Designing a Raspberry Pi HAT in KiCad in Just 20 Minutes

I’ll freely admit that my PCB design skills are fairly rudimentary, the routings on one of my boards were referred to as “charmingly…

Alasdair Allan
3 years ago

I’ll freely admit that my PCB design skills are fairly rudimentary, the routings on one of my boards were referred to as “charmingly maker-ish” once by someone who should know. I design many of the simpler PCBs I build using Fritzing, and that’s actually where a lot of the early work on the road to Google I/O for the Data Sensing Lab was done.

Coming fresh to PCB design without a formal background means that getting started in a breadboard view in Fritzing, rather than in a schematic view presented by other tools, can be a great help. However once you get past a certain point, you’re going to outgrow the breadboard view, and at that point you need to look at other more advanced design tools.

Until recently, despite being closed source, the tool of choice for most makers when they reached this point was EAGLE. However, more recently, the open-source and cross-platform KiCad has become much more capable, and much more popular. But like any of these tools, there’s a steep learning curve, and a lack of good documentation to help you get started.

Which is where Chris Gammell’s latest video course comes in. The free course entitled “Shiny On You Crazy KiCad” comes in four parts, and takes you through how to design a simple add-on board for Raspberry Pi with KiCad.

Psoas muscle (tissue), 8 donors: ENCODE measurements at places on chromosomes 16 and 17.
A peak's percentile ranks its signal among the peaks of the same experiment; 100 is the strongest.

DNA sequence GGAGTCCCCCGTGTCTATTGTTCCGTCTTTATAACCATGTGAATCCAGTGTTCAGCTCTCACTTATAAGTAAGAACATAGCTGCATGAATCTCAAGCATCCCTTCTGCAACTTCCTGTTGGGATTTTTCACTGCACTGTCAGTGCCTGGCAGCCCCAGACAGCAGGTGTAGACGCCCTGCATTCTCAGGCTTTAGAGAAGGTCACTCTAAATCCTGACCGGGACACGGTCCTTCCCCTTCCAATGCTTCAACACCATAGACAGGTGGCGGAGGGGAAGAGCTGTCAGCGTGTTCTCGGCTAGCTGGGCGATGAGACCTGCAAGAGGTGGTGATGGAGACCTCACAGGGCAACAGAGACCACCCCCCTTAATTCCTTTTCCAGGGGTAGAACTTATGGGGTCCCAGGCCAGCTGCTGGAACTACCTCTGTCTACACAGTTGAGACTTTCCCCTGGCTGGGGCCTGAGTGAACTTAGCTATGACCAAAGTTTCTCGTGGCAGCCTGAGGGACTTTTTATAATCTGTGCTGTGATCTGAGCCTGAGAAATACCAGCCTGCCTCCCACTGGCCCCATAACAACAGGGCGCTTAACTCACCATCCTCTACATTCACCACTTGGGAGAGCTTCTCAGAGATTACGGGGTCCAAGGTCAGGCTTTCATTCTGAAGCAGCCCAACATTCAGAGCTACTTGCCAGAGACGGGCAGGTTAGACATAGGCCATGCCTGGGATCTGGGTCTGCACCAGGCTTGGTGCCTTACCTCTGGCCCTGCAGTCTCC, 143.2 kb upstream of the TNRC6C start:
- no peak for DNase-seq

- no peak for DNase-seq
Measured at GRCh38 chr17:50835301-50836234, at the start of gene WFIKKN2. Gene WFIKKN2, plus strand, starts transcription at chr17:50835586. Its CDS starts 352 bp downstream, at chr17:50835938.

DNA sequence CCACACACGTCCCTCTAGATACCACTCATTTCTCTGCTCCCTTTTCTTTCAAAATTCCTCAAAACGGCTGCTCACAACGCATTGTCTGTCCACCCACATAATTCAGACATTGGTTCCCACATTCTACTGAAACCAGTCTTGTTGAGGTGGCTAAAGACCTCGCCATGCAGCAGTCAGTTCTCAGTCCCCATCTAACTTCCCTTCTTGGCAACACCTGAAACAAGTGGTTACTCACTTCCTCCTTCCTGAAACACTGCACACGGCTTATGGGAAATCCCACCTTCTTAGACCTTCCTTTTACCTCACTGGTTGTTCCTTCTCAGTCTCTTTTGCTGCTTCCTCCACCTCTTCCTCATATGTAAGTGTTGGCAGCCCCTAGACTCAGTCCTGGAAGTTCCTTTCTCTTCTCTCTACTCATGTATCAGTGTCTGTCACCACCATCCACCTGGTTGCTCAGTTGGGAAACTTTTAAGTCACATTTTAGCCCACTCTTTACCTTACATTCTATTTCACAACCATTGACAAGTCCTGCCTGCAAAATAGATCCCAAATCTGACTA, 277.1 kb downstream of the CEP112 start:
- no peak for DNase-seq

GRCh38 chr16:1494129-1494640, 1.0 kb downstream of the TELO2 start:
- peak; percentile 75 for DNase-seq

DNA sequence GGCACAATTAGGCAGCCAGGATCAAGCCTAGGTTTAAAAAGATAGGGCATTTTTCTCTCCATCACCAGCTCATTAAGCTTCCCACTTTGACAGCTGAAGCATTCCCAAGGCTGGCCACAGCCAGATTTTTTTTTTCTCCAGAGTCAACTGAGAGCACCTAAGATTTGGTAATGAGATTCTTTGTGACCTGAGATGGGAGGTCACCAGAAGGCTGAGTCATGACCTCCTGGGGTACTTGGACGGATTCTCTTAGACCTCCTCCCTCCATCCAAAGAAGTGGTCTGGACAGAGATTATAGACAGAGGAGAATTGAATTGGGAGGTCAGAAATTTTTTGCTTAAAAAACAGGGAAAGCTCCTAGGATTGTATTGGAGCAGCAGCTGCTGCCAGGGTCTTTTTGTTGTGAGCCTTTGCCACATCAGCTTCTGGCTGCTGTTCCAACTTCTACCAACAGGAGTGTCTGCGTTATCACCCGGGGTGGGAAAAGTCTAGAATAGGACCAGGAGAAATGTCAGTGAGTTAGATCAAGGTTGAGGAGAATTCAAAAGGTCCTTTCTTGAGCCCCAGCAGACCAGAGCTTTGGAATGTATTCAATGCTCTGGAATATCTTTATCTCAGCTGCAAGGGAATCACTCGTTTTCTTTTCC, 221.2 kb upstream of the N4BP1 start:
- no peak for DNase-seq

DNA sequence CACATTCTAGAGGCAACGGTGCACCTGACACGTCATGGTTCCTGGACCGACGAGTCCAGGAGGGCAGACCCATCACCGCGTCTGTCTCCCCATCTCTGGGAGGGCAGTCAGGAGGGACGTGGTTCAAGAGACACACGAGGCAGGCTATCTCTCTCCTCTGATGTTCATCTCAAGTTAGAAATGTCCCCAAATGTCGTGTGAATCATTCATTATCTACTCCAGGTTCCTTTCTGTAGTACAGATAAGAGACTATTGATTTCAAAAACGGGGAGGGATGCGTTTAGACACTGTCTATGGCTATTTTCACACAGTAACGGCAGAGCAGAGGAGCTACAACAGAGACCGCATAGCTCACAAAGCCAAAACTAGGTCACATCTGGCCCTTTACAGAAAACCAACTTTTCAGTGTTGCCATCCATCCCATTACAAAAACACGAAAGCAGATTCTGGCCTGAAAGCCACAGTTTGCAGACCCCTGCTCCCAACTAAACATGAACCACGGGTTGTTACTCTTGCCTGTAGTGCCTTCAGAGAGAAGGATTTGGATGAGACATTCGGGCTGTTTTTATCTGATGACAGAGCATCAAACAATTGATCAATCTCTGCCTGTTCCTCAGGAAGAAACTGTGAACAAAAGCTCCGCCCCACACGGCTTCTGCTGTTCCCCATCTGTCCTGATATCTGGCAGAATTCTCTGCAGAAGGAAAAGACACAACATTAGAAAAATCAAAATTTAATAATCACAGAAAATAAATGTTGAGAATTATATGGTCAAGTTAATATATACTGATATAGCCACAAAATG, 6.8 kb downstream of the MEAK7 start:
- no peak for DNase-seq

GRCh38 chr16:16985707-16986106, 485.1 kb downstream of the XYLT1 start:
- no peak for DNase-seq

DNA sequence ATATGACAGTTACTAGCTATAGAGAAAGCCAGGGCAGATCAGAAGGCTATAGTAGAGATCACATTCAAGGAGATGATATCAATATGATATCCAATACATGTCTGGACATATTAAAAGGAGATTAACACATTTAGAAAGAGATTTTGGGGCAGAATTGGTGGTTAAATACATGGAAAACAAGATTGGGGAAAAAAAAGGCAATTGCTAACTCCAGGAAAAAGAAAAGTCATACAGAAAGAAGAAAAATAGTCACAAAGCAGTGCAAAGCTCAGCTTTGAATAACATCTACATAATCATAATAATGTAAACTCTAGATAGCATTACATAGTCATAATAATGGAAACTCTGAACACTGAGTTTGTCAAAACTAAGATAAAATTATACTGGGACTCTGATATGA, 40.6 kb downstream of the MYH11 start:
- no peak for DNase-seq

The first video leads you through designing the PCB in KiCad, while the second part talks about buying the components and the bill of materials for the board.

Chris then talks you through assembling the board using surface mount components. If you haven’t soldered surface mount components before it can seem fairly daunting, but especially for small boards like the “Shine On” with a lot of space between the components it’s actually not as hard as it can first appear.

Once have built your board, the final part of course then walks you through writing the code to blink the LED on it from the Raspberry Pi.

After downloading KiCad you can order the “Shine On” PCB directly from OSH Park, and then follow along with the course.

If you want to try your hand at other projects in KiCad, Chris has also done another series of videos intended for beginners on how to build a “Getting to Blinky” board in KiCad.

Alasdair Allan
Scientist, author, hacker, maker, and journalist. Building, breaking, and writing. For hire. You can reach me at 📫 alasdair@babilim.co.uk.
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